How to Properly Control a Forklift

Photo courtesy of Pyroban via Wikimedia  Commons

Photo courtesy of Pyroban via Wikimedia Commons

To somebody who has never operated a forklift before, it can look a lot like driving a car. In fact, many of the controls are the same, including a steering wheel, a gas pedal, an ignition starter. And in many workplaces, if you have a valid driver’s license, you are allowed to get behind the wheel of a forklift.

But forklifts and automobiles drive very differently. And knowledge of one doesn’t necessarily mean you can operate the other one safely.

Many accidents involving forklift occur because the operators aren’t familiar with how to control the vehicle, particularly its rear end swing. Unlike cars, forklifts steer from the rear wheels and pivot on the front wheels.

The counterweight attached to the rear of the forklift can accelerate this swing when turning, which can take some getting used to for novice operators. Plus, the weight of the counterweight is potentially destructive, so care needs to be taken when swinging the vehicle around materials, racks, equipment and people — as well as when rounding corners and maneuvering in tight spaces such as between racks.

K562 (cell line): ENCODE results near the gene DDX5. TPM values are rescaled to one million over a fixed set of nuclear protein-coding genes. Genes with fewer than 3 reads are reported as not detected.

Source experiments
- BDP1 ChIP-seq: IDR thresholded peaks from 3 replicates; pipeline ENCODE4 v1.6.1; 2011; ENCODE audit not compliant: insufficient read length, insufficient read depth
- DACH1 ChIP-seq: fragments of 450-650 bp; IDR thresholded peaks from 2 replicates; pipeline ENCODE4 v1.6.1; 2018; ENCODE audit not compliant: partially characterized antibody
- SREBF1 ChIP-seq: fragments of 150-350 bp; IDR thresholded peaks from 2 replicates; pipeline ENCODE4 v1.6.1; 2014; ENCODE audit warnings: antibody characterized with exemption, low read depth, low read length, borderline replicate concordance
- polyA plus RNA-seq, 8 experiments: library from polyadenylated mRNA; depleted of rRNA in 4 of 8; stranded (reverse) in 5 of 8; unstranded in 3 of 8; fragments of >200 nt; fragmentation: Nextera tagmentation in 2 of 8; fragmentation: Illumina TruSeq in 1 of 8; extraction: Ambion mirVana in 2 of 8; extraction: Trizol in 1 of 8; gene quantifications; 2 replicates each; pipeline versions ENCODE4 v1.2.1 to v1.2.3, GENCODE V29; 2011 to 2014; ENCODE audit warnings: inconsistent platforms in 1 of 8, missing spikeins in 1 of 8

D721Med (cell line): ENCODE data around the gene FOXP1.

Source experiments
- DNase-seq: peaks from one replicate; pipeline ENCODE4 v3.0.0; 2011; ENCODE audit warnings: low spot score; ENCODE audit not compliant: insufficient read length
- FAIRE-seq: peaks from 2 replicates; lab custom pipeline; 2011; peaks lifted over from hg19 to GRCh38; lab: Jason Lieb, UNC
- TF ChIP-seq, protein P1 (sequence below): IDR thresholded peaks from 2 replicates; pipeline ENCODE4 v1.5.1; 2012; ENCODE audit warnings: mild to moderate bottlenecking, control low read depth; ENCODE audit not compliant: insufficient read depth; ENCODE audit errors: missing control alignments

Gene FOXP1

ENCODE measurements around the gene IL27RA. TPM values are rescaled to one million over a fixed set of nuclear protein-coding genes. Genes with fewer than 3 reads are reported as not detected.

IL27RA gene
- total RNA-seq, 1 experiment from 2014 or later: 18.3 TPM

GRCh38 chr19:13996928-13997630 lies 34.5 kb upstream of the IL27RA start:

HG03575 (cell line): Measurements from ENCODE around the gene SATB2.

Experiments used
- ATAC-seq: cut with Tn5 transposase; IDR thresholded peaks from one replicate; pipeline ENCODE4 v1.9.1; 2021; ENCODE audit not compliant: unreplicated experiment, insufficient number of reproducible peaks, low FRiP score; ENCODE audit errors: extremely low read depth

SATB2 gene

The rear wheels of most forklifts can be turned at nearly a 90-degree angle. This increases the tail’s swing, but it also means that the vehicle’s front wheels will pivot as the driver approaches a load.

That’s why it’s important to keep the forklift close to the inside of the turn so that you can allow for the tail to swing wide.

Turning Sharp Corners

When approaching a load from around a corner, keep the forks as far away as possible from the stockpile. Don’t try to start your turn near the middle of the aisle or you may miss it and have to start over.

Remember to negotiate turns by keeping closer to the inside corner and beginning your turn when the drive wheels meet the corner.

Turning Across Narrow Aisles

Some forklifts are specially made to operate in narrow aisles. Known as Narrow Aisle Forklifts, these have a tighter turning radius than traditional forklifts.

When turning a standard forklift across a narrow aisle, keep as close as possible to the inside of the corner. Don’t start your turn from the middle of the aisle.

Use your front inside wheel to judge the point at which you should start your turn. Pay attention to the forklift’s tail swing so you don’t strike any pedestrians or racking. Always know where the rear of your vehicle is at all times.

Slow Down

Even when you are in a hurry, slow down when turning and always be super aware of the swing of your vehicle’s tail. Remember, the counterweight weighs several hundred pounds and can cause serious damage if it strikes anything or anybody.

 

 

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